Tuesday, September 21, 2010

I see fictional people

by Valerie Ipson

I get into the car to go somewhere and two characters immediately start talking to each other in my head. I don't know how they got in there, but they're there and they're talking, but not to me. They purposefully wait, though, for a quiet moment so I will overhear their conversation.
They're sneaky like that. And it's always the same exact dialogue until I write it down, then they'll move on to a new, but often related topic.

They never really tell me what they're doing, like, I'm going over to so and so's house and tell him off and then he's going to... No. They just talk, chat away, carry on their little conversations and then they want me to figure out the whole story around the conversation.

Sometimes now I show them. When I get into the car I say, "Be quiet. I'm not going to listen to you today. I need to ponder what you're going to do next in the story,"--then I'm the one talking to myself (they will not participate in this part-they're ornery like that), so again talking to myself, I'm like, okay, she could go to so and so's house and tell him off, then that would make him...

No one wants to read a story that's all dialogue and they know it--that's why they need me.

Reminds me of Anne Lamott's book on writing, Bird By Bird, where she writes of characters driving the plot and we are just the typists who get it all down on paper. Good typists listen, she reminds us: “Your plot will fall into place as, one day at a time, you listen to your characters carefully, and watch them move around doing and saying things and bumping into each other. You’ll see them influence each other’s lives, you’ll see what they are capable of up and doing, and you’ll see them come to various ends.” She quotes another author, Carolyn Chute, who was discussing rewriting, “Over and over, I feel as if all my characters know who they are and what happens to them… and what they are capable of doing, but they need me to write it down for them because their handwriting is so bad.”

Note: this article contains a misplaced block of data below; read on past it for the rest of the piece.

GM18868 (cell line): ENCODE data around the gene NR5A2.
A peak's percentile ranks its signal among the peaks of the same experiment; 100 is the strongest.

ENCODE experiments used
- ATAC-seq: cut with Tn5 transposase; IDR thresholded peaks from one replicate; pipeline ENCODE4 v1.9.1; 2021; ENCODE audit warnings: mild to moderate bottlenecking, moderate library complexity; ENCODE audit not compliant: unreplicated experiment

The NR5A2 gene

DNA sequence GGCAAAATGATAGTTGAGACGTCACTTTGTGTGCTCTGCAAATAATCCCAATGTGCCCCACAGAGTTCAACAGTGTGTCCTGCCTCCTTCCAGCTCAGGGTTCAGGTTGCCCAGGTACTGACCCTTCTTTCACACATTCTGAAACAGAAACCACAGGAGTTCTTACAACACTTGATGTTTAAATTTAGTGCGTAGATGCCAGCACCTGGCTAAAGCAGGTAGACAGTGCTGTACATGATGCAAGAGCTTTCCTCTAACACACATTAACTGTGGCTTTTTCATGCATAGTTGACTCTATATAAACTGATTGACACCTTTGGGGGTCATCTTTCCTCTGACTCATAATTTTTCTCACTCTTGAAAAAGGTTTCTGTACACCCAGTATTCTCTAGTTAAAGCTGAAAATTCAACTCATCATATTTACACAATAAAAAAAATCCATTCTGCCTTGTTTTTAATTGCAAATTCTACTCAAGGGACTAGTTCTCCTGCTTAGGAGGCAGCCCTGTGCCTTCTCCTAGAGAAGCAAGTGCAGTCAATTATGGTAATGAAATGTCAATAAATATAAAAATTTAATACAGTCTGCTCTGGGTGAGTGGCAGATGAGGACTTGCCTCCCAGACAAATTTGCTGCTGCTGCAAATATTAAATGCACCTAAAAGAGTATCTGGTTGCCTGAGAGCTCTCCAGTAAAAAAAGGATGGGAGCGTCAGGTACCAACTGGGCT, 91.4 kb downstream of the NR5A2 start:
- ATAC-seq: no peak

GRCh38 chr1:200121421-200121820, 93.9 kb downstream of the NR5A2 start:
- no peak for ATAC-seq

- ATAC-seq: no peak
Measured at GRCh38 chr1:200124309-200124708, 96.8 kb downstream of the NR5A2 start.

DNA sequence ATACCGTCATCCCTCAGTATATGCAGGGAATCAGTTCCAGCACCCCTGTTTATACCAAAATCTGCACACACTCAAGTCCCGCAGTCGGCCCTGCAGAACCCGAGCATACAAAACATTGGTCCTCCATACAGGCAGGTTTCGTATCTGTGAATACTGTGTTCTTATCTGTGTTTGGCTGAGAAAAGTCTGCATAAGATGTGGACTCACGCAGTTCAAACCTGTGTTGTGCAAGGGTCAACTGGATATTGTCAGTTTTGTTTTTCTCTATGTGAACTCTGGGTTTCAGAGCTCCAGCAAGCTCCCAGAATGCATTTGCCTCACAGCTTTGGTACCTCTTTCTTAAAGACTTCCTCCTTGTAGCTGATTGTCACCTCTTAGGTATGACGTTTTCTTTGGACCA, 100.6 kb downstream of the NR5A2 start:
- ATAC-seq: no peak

I can see that my characters need to step it up a bit and give me more clues about what they want to be doing. They can't be all talk and no action or I'm going to have to make them start doing the typing.

6 comments:

  1. I love this phenomenon. When it happens, it's my favorite part about writing!

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  2. I love how you show this, I can see it. Actually mine characters do that too. Why don't they ever tell me what I want to know? Great post.

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  3. I can totally relate to this. Things really take off when I get into "the zone" and those characters begin to act of their own volition. When I get in the car and I'm driving alone, I narrate myself everywhere I go. It helps me stay alert and notice details.

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  4. And I thought I was the only one ha

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  5. I love all my zany friends! Nice to know I am in such good company. LOL cute post, Valerie. I love it.

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  6. So funny. I like the play on words from"I see dead people" from The Sixth Sense.
    I wish that I could experience this and write a novel myself--it must be exciting!

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